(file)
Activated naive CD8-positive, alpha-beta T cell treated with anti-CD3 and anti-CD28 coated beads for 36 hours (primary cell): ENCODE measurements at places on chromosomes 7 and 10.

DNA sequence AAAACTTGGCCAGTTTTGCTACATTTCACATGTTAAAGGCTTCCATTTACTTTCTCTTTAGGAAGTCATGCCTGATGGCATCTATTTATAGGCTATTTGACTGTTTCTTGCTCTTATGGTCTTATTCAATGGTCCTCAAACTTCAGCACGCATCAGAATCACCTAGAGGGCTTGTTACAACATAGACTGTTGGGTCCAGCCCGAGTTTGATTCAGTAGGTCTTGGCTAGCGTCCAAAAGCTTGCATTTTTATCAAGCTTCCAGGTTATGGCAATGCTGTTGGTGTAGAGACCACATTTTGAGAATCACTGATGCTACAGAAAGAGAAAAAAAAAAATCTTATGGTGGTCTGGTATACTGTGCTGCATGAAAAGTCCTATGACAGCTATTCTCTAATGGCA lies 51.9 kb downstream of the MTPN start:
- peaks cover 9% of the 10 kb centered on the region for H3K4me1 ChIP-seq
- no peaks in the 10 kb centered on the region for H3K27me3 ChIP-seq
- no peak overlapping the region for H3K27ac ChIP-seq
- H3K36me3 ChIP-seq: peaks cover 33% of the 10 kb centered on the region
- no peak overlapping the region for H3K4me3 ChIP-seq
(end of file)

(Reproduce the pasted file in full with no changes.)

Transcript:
Activated naive CD8-positive, alpha-beta T cell treated with anti-CD3 and anti-CD28 coated beads for 36 hours (primary cell): ENCODE measurements at places on chromosomes 7 and 10.

DNA sequence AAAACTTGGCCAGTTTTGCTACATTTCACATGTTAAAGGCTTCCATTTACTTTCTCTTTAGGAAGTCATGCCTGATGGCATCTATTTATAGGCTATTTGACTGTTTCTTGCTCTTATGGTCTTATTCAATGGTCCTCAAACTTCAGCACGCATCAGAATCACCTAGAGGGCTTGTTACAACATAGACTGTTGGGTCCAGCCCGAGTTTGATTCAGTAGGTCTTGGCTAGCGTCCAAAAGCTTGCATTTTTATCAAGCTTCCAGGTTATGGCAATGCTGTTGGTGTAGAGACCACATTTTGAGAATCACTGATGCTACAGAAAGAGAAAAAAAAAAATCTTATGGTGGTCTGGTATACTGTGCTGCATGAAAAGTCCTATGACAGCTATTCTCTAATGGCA lies 51.9 kb downstream of the MTPN start:
- peaks cover 9% of the 10 kb centered on the region for H3K4me1 ChIP-seq
- no peaks in the 10 kb centered on the region for H3K27me3 ChIP-seq
- no peak overlapping the region for H3K27ac ChIP-seq
- H3K36me3 ChIP-seq: peaks cover 33% of the 10 kb centered on the region
- no peak overlapping the region for H3K4me3 ChIP-seq